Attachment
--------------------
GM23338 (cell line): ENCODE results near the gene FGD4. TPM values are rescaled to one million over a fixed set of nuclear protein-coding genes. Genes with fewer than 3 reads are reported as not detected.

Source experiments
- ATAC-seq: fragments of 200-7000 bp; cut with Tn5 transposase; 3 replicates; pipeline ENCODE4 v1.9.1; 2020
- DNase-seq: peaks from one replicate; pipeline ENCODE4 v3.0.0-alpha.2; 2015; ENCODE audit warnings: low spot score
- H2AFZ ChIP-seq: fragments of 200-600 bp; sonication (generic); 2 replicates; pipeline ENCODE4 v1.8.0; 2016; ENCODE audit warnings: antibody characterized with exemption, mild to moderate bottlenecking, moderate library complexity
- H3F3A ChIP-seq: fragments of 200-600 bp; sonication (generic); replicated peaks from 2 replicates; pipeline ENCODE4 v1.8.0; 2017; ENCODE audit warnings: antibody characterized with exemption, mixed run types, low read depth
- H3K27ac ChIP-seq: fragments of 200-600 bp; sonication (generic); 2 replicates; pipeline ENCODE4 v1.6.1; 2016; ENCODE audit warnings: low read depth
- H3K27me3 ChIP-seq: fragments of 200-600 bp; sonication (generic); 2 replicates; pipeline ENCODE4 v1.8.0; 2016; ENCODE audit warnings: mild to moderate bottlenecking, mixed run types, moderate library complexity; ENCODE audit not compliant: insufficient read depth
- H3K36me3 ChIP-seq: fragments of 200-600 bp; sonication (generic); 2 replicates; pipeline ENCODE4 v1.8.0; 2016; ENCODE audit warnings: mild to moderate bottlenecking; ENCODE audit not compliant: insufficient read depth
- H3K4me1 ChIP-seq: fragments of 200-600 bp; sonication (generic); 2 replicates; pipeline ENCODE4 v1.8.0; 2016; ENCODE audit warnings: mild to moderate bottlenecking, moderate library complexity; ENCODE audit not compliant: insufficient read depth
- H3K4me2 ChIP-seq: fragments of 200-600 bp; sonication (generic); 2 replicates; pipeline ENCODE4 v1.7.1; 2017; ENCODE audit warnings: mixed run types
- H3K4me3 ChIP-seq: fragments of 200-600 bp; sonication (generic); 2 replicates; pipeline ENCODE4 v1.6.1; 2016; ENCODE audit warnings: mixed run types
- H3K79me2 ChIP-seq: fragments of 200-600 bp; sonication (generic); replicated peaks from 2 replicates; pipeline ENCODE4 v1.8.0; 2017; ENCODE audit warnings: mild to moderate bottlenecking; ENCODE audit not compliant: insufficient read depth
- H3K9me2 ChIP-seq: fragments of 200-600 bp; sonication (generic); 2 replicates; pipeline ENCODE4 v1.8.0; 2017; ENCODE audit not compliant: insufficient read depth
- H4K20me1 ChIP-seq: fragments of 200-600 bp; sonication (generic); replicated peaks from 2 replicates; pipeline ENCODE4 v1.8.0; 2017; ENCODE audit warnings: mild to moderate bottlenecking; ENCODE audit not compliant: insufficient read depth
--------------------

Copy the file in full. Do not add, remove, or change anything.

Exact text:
GM23338 (cell line): ENCODE results near the gene FGD4. TPM values are rescaled to one million over a fixed set of nuclear protein-coding genes. Genes with fewer than 3 reads are reported as not detected.

Source experiments
- ATAC-seq: fragments of 200-7000 bp; cut with Tn5 transposase; 3 replicates; pipeline ENCODE4 v1.9.1; 2020
- DNase-seq: peaks from one replicate; pipeline ENCODE4 v3.0.0-alpha.2; 2015; ENCODE audit warnings: low spot score
- H2AFZ ChIP-seq: fragments of 200-600 bp; sonication (generic); 2 replicates; pipeline ENCODE4 v1.8.0; 2016; ENCODE audit warnings: antibody characterized with exemption, mild to moderate bottlenecking, moderate library complexity
- H3F3A ChIP-seq: fragments of 200-600 bp; sonication (generic); replicated peaks from 2 replicates; pipeline ENCODE4 v1.8.0; 2017; ENCODE audit warnings: antibody characterized with exemption, mixed run types, low read depth
- H3K27ac ChIP-seq: fragments of 200-600 bp; sonication (generic); 2 replicates; pipeline ENCODE4 v1.6.1; 2016; ENCODE audit warnings: low read depth
- H3K27me3 ChIP-seq: fragments of 200-600 bp; sonication (generic); 2 replicates; pipeline ENCODE4 v1.8.0; 2016; ENCODE audit warnings: mild to moderate bottlenecking, mixed run types, moderate library complexity; ENCODE audit not compliant: insufficient read depth
- H3K36me3 ChIP-seq: fragments of 200-600 bp; sonication (generic); 2 replicates; pipeline ENCODE4 v1.8.0; 2016; ENCODE audit warnings: mild to moderate bottlenecking; ENCODE audit not compliant: insufficient read depth
- H3K4me1 ChIP-seq: fragments of 200-600 bp; sonication (generic); 2 replicates; pipeline ENCODE4 v1.8.0; 2016; ENCODE audit warnings: mild to moderate bottlenecking, moderate library complexity; ENCODE audit not compliant: insufficient read depth
- H3K4me2 ChIP-seq: fragments of 200-600 bp; sonication (generic); 2 replicates; pipeline ENCODE4 v1.7.1; 2017; ENCODE audit warnings: mixed run types
- H3K4me3 ChIP-seq: fragments of 200-600 bp; sonication (generic); 2 replicates; pipeline ENCODE4 v1.6.1; 2016; ENCODE audit warnings: mixed run types
- H3K79me2 ChIP-seq: fragments of 200-600 bp; sonication (generic); replicated peaks from 2 replicates; pipeline ENCODE4 v1.8.0; 2017; ENCODE audit warnings: mild to moderate bottlenecking; ENCODE audit not compliant: insufficient read depth
- H3K9me2 ChIP-seq: fragments of 200-600 bp; sonication (generic); 2 replicates; pipeline ENCODE4 v1.8.0; 2017; ENCODE audit not compliant: insufficient read depth
- H4K20me1 ChIP-seq: fragments of 200-600 bp; sonication (generic); replicated peaks from 2 replicates; pipeline ENCODE4 v1.8.0; 2017; ENCODE audit warnings: mild to moderate bottlenecking; ENCODE audit not compliant: insufficient read depth